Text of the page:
How To Raise Tolerant Kids
November 28, 2020
Quote of the Week
"When I see you through my eyes, I think that we are different. When I see you through my heart, I know we are the same." --Doe Zantamata
How To Raise Kids Who Are More Tolerant Than You
Globally we are in a time of intense political partisanship. One new study from Stanford University even found that most Americans now identify more with their political parties than their religion or ethnicity—a mindset that, if unchecked, can breed hostility and discrimination. As parents, we don’t want to model this kind of dismissive thinking for our children, and thus contribute to an even more polarized future.
So, how do we avoid programming children to think badly of people they’ve never met? How can we help them to keep open hearts, in part so that they can make up their own minds about the issues they’re going to face as citizens, as they grow? This week's article by Dr. Maryam Abdullah, Parenting Program Director at the Greater Good Science Center, dives into five practices that can help you raise kids who are tolerant of diverse perspectives.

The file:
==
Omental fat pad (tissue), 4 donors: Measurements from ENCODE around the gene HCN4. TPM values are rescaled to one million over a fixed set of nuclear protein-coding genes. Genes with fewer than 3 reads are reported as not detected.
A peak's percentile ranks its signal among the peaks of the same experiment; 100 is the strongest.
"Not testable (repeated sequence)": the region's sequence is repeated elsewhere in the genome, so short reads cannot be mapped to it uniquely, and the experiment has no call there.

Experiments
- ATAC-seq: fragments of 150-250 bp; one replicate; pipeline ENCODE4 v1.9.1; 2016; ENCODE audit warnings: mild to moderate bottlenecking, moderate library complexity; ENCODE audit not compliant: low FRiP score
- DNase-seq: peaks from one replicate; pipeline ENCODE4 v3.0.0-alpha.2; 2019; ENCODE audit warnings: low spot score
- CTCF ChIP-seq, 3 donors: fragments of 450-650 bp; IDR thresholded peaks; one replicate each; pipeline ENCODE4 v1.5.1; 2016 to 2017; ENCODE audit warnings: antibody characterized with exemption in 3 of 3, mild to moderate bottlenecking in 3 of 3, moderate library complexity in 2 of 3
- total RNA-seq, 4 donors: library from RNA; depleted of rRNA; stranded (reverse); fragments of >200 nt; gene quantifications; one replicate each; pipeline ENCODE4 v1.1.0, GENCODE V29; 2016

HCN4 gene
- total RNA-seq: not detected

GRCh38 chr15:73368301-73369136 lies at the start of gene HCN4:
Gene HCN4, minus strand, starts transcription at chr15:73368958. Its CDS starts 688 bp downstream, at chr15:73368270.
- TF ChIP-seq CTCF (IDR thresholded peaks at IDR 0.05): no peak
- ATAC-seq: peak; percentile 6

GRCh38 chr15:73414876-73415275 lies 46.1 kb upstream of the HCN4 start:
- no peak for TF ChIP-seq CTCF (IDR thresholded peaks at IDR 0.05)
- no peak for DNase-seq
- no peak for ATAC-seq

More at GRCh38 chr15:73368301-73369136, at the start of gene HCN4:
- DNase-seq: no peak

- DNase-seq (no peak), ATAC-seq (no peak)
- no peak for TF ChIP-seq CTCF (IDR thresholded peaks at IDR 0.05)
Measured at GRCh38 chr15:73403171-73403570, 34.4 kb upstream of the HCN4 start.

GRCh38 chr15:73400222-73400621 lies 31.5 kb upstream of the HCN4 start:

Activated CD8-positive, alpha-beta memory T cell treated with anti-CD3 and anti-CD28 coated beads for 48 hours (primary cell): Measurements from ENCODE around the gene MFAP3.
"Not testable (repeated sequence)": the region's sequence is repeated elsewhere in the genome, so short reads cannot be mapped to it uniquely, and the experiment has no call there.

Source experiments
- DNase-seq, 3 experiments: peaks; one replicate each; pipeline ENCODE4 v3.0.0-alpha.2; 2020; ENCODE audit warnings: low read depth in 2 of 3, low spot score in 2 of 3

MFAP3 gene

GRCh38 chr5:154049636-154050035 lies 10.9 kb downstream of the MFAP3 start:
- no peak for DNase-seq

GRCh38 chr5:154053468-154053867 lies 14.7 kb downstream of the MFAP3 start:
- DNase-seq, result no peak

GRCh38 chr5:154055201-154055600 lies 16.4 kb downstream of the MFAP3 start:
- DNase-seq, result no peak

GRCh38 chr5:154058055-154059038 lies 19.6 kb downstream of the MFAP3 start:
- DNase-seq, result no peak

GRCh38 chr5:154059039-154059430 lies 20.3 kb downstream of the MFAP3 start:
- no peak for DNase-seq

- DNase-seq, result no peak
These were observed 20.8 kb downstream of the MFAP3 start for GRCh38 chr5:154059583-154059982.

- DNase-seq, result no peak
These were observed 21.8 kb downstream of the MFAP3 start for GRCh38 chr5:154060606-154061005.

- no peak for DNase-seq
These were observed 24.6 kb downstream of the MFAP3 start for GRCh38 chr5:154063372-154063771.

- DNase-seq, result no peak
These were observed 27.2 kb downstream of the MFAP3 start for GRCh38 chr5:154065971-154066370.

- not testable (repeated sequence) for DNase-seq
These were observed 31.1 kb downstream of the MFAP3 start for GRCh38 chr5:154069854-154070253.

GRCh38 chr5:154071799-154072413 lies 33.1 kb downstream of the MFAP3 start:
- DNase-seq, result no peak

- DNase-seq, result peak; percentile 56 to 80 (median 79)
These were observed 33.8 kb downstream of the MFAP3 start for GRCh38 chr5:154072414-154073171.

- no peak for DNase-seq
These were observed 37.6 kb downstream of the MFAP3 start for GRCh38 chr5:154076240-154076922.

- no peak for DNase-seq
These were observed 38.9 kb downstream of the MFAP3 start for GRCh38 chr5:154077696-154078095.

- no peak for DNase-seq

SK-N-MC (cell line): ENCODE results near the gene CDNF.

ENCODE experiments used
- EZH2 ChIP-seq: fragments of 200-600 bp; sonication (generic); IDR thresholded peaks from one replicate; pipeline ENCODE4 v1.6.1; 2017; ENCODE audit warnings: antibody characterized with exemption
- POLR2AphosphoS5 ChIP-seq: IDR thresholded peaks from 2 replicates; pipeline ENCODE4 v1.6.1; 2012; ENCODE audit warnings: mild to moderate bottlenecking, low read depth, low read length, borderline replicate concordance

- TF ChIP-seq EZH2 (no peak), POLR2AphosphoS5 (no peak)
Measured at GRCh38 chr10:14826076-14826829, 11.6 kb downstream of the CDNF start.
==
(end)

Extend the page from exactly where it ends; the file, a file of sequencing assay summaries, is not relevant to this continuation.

Title: Six blind mice and an elephant
By: Jude Daly
"Six blind mice are roused from sleep by an unfamiliar scent, and they follow it until they catch scent of a cat. They hide, listening to the gathered humans marvel about this “elephant,” and when the people leave, they follow the scent again. As the mice each find a different part of the elephant, they all describe what they’ve felt as if it were the whole elephant. By now, the elephant is awake and explains that they’re all “a little bit right,” but they’ve each described parts of a whole elephant. It drifts off to sleep, and the mice tiptoe back home, squeaking about what they’ve learned. In a note, Daly explains that her book is based on the 19th-century poem by John Godfrey Saxe, itself based on an ancient Indian fable told by Buddhists, Jains, and others (and retold in many picture books before this), but Daly has added an ending so the mice learn the whole truth...[ ]... Sweet illustrations and an updated ending to an old fable allow the moral to come through without the conflicts of earlier versions." --Kirkus Reviews
Be the Change
Watch this beautiful video version of a classic Dr. Seuss children's tale on what happens to a community when they only look at their differences.